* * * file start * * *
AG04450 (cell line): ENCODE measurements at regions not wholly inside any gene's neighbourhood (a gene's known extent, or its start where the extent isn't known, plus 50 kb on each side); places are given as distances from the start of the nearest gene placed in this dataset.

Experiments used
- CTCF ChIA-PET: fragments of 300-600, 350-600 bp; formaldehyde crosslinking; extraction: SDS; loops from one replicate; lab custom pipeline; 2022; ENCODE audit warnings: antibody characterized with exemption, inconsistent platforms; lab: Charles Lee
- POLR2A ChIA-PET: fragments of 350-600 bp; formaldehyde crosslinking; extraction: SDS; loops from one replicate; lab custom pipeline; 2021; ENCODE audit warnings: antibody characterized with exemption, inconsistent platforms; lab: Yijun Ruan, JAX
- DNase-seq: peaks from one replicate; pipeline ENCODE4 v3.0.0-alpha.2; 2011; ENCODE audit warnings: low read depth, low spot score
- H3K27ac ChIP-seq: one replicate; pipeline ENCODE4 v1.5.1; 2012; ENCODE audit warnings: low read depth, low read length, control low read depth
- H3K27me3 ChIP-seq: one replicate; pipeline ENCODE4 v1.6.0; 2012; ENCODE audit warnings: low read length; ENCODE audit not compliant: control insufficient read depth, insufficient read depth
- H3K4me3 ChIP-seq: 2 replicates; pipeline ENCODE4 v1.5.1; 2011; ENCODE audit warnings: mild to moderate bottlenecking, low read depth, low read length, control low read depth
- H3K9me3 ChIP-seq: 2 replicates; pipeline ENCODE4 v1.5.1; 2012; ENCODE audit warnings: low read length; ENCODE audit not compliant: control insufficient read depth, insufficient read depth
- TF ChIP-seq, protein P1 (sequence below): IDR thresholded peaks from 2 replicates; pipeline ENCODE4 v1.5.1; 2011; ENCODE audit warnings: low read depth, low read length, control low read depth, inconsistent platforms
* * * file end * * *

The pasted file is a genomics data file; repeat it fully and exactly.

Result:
AG04450 (cell line): ENCODE measurements at regions not wholly inside any gene's neighbourhood (a gene's known extent, or its start where the extent isn't known, plus 50 kb on each side); places are given as distances from the start of the nearest gene placed in this dataset.

Experiments used
- CTCF ChIA-PET: fragments of 300-600, 350-600 bp; formaldehyde crosslinking; extraction: SDS; loops from one replicate; lab custom pipeline; 2022; ENCODE audit warnings: antibody characterized with exemption, inconsistent platforms; lab: Charles Lee
- POLR2A ChIA-PET: fragments of 350-600 bp; formaldehyde crosslinking; extraction: SDS; loops from one replicate; lab custom pipeline; 2021; ENCODE audit warnings: antibody characterized with exemption, inconsistent platforms; lab: Yijun Ruan, JAX
- DNase-seq: peaks from one replicate; pipeline ENCODE4 v3.0.0-alpha.2; 2011; ENCODE audit warnings: low read depth, low spot score
- H3K27ac ChIP-seq: one replicate; pipeline ENCODE4 v1.5.1; 2012; ENCODE audit warnings: low read depth, low read length, control low read depth
- H3K27me3 ChIP-seq: one replicate; pipeline ENCODE4 v1.6.0; 2012; ENCODE audit warnings: low read length; ENCODE audit not compliant: control insufficient read depth, insufficient read depth
- H3K4me3 ChIP-seq: 2 replicates; pipeline ENCODE4 v1.5.1; 2011; ENCODE audit warnings: mild to moderate bottlenecking, low read depth, low read length, control low read depth
- H3K9me3 ChIP-seq: 2 replicates; pipeline ENCODE4 v1.5.1; 2012; ENCODE audit warnings: low read length; ENCODE audit not compliant: control insufficient read depth, insufficient read depth
- TF ChIP-seq, protein P1 (sequence below): IDR thresholded peaks from 2 replicates; pipeline ENCODE4 v1.5.1; 2011; ENCODE audit warnings: low read depth, low read length, control low read depth, inconsistent platforms